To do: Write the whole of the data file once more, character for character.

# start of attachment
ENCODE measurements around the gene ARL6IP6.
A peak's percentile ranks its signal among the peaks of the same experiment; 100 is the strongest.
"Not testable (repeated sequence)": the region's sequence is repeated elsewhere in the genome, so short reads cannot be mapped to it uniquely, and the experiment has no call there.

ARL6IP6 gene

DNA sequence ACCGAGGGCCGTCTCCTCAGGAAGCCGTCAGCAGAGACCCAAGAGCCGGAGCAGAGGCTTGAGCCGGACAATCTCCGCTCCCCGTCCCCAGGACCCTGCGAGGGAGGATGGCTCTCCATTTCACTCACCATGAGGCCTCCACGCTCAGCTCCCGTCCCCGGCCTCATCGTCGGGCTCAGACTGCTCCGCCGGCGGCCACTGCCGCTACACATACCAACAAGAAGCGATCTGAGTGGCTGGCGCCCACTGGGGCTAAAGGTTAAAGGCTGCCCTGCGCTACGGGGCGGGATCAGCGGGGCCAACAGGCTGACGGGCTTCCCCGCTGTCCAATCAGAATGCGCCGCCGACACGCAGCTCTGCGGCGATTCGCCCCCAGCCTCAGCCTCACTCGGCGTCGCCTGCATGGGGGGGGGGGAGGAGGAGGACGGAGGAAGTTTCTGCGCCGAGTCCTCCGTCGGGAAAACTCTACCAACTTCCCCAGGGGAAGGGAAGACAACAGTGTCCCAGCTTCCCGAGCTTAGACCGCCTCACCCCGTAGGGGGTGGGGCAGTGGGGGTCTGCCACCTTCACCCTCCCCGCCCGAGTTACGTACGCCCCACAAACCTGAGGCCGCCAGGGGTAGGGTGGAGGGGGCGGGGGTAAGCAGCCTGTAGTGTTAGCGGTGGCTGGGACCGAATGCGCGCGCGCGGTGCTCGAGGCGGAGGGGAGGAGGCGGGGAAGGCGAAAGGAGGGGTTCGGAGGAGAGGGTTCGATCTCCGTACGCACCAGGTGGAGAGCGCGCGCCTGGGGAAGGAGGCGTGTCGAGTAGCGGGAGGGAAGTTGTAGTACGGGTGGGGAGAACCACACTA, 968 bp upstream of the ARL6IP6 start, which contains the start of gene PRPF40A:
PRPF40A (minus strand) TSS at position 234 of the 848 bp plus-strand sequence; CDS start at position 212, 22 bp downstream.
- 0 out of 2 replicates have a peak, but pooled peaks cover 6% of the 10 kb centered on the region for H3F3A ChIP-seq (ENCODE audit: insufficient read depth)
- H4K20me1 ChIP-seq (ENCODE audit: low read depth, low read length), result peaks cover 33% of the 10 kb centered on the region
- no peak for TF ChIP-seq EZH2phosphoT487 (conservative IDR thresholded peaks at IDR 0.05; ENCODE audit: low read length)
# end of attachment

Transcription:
ENCODE measurements around the gene ARL6IP6.
A peak's percentile ranks its signal among the peaks of the same experiment; 100 is the strongest.
"Not testable (repeated sequence)": the region's sequence is repeated elsewhere in the genome, so short reads cannot be mapped to it uniquely, and the experiment has no call there.

ARL6IP6 gene

DNA sequence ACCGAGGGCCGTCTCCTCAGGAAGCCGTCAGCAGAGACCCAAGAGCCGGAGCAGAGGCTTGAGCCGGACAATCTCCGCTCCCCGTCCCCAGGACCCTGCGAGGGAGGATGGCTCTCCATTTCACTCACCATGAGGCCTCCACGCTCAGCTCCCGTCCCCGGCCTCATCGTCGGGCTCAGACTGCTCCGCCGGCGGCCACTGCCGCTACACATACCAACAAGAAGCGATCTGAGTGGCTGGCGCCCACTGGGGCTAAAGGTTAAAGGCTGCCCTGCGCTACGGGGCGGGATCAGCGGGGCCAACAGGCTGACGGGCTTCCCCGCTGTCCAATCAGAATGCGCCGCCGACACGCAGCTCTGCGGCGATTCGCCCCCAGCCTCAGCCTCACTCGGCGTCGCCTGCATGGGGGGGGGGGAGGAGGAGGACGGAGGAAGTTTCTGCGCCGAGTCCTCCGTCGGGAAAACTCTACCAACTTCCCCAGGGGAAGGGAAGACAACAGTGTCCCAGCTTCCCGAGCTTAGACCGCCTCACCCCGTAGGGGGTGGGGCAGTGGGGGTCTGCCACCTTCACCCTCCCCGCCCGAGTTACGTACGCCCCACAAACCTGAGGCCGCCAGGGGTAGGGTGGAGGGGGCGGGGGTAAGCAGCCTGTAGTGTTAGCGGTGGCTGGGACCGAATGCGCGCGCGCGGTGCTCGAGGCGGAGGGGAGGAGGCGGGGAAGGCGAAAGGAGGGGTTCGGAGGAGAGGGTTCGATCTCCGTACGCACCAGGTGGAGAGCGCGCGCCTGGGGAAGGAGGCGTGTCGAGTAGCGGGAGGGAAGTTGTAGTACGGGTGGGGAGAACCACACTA, 968 bp upstream of the ARL6IP6 start, which contains the start of gene PRPF40A:
PRPF40A (minus strand) TSS at position 234 of the 848 bp plus-strand sequence; CDS start at position 212, 22 bp downstream.
- 0 out of 2 replicates have a peak, but pooled peaks cover 6% of the 10 kb centered on the region for H3F3A ChIP-seq (ENCODE audit: insufficient read depth)
- H4K20me1 ChIP-seq (ENCODE audit: low read depth, low read length), result peaks cover 33% of the 10 kb centered on the region
- no peak for TF ChIP-seq EZH2phosphoT487 (conservative IDR thresholded peaks at IDR 0.05; ENCODE audit: low read length)